Three Down

Kelly Johnson - Arizona Diamondbacks (.284/.370/.496, 26 HR, 71 RBI)
With his arrival to the desert from Atlanta, Kelly Johnson turned himself into a stand out fantasy second basemen.  Labeled as a sleeper going into the 2010 draft day, he will be over hyped and over drafted in 2011.  It is hard to compare his 2010 season to previous seasons and there is also the factor of hitting in the more friendly park, but it will be hard for Johnson to duplicate the 26 home run output he put up last season.  His HR/FB% sat at a whopping 15.6% last year, which put him for the 25th highest percentage in the major leagues.  His career average is 10.9% and you can expect his home run total to be closer to 20 next season than 25.

Rickie Weeks - Milwaukee Brewers (.269/.366/.464, 29 HR, 83 RBI)
A perennial question heading into most drafts use to be, "What would Rickie Weeks line look like if he was healthy for a full season?". Well in 2010, that question was answered and it put him among the elite at second base.  His numbers were excellent all around through all 160 games he played in and his previous career high in games was 129 in 2008.  A lot of his numbers indicate that his 2011 should be better than his 2010 considering his FB% and LD% was lower, his GB% was higher and his K% and BB% were trending in the right direction throughout the year.  The problem is health.  Some may be adverse to the risk and take Weeks early, but there is a right point in the draft for the risk/reward to make sense, just make sure you don't take him before then.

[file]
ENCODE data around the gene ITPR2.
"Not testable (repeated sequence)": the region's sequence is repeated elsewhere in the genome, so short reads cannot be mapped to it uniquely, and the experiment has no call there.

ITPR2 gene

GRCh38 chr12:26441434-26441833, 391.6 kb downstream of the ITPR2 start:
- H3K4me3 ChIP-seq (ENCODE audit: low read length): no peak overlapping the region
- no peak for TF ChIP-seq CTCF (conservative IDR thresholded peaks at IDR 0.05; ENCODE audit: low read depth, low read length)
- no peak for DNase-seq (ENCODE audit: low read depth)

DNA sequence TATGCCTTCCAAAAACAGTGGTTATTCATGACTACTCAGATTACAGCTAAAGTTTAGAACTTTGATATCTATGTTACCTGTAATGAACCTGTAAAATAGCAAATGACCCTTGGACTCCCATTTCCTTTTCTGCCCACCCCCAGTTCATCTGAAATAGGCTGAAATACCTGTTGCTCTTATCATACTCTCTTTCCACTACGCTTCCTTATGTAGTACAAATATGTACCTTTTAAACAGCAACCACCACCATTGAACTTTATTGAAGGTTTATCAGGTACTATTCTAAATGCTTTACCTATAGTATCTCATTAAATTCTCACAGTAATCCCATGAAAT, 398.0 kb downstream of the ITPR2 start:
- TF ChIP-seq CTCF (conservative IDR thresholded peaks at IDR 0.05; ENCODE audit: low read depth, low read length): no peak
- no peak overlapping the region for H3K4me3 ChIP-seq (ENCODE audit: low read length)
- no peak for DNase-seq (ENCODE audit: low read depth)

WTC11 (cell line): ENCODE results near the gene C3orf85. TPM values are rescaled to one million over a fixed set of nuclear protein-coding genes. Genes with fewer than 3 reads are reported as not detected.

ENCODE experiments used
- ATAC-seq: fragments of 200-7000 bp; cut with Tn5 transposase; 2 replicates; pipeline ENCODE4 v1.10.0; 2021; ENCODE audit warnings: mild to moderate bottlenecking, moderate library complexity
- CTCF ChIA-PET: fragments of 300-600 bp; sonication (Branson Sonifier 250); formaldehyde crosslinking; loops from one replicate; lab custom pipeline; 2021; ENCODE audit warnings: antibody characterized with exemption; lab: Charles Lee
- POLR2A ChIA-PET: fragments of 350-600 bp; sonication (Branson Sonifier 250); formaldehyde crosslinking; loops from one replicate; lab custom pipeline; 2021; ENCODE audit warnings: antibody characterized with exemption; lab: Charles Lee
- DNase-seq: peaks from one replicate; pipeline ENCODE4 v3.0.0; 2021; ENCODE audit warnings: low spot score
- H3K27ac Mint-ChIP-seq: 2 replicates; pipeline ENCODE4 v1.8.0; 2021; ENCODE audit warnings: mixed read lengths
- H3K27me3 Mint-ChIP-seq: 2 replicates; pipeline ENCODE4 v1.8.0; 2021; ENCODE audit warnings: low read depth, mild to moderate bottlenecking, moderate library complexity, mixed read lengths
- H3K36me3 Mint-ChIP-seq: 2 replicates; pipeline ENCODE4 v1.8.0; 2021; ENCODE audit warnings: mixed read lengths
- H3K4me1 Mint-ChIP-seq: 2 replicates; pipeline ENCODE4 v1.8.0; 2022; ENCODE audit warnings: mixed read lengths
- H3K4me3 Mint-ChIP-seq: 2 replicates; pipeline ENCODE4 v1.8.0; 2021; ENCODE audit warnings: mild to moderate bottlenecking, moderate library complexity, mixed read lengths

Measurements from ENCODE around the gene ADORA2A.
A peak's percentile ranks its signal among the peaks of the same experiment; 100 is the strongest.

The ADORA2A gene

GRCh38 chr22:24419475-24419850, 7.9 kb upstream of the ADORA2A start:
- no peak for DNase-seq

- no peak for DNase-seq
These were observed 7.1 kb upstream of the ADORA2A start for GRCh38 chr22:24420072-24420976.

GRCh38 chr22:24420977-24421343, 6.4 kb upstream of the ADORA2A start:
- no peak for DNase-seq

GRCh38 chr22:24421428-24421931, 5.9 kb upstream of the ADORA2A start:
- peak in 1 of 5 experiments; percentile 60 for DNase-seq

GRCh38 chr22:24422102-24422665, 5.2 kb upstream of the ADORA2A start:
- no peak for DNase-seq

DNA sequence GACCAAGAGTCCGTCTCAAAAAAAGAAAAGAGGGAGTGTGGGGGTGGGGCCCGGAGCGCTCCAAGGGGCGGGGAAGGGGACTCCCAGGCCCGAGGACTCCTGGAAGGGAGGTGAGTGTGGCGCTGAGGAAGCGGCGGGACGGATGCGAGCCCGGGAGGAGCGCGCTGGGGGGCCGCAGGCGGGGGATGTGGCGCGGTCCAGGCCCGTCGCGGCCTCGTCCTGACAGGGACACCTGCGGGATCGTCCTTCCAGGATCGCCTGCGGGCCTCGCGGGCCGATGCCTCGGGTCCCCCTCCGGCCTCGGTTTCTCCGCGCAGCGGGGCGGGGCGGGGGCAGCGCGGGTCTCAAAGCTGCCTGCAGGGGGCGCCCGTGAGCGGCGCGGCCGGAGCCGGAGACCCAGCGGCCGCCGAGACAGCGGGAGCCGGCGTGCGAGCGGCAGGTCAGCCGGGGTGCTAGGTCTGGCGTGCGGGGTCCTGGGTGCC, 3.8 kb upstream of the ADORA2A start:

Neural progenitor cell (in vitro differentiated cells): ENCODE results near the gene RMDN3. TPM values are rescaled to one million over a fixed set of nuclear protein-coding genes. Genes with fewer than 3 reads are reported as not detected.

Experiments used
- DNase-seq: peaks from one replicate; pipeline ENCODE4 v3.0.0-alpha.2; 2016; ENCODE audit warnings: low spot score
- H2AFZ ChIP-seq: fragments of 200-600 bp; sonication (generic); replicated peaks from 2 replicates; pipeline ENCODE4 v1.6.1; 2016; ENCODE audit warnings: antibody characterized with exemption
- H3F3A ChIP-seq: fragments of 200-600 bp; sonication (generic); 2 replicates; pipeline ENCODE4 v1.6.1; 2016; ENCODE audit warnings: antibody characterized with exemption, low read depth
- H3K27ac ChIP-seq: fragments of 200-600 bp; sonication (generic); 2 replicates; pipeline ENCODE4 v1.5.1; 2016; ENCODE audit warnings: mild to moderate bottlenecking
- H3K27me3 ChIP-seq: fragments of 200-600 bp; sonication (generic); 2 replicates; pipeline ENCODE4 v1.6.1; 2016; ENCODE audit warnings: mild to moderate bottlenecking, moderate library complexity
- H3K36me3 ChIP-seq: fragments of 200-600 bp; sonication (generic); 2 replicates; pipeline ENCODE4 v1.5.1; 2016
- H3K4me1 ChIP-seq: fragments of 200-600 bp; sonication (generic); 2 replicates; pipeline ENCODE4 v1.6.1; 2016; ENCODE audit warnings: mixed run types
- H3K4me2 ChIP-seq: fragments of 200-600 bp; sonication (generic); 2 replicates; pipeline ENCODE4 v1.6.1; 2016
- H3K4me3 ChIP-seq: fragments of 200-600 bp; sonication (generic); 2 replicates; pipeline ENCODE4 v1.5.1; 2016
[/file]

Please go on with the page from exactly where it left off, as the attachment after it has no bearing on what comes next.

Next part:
Martin Prado - Atlanta Braves (.307/.350/.459, 15 HR, 66 RBI)
Prado finally had a chance to prove what he could do as an everyday player in 2010, even though he played multiple positions in the field.  His high average is what attracted a lot of owners to take Prado in 2010, but were rewarded nicely with 15 home runs and the 66 RBI.  An injury at the end of the season really hurt the Braves in the playoffs and fantasy owners down the stretch.  There are a few things that should alarm you and hamper expectations in 2011.  His K% and BB% trended in the wrong direction in 2010 also his GB% is getting a little on the high side for a player with his speed to keep an average above .300.  I am not saying he is going to fall off a cliff, but you could see an average closer to .295 with 10 home runs next season instead of his numbers from last year.
Nate SpringfieldNate Springfield joined the Baseball Press crew for the 2010 season and hosts the site's podcast. His love for the game has grown thanks to fantasy baseball, with a specialty in NL-only auction leagues. You can contact him at nate@baseballpress.com or follow him on Twitter @NateSpringfield.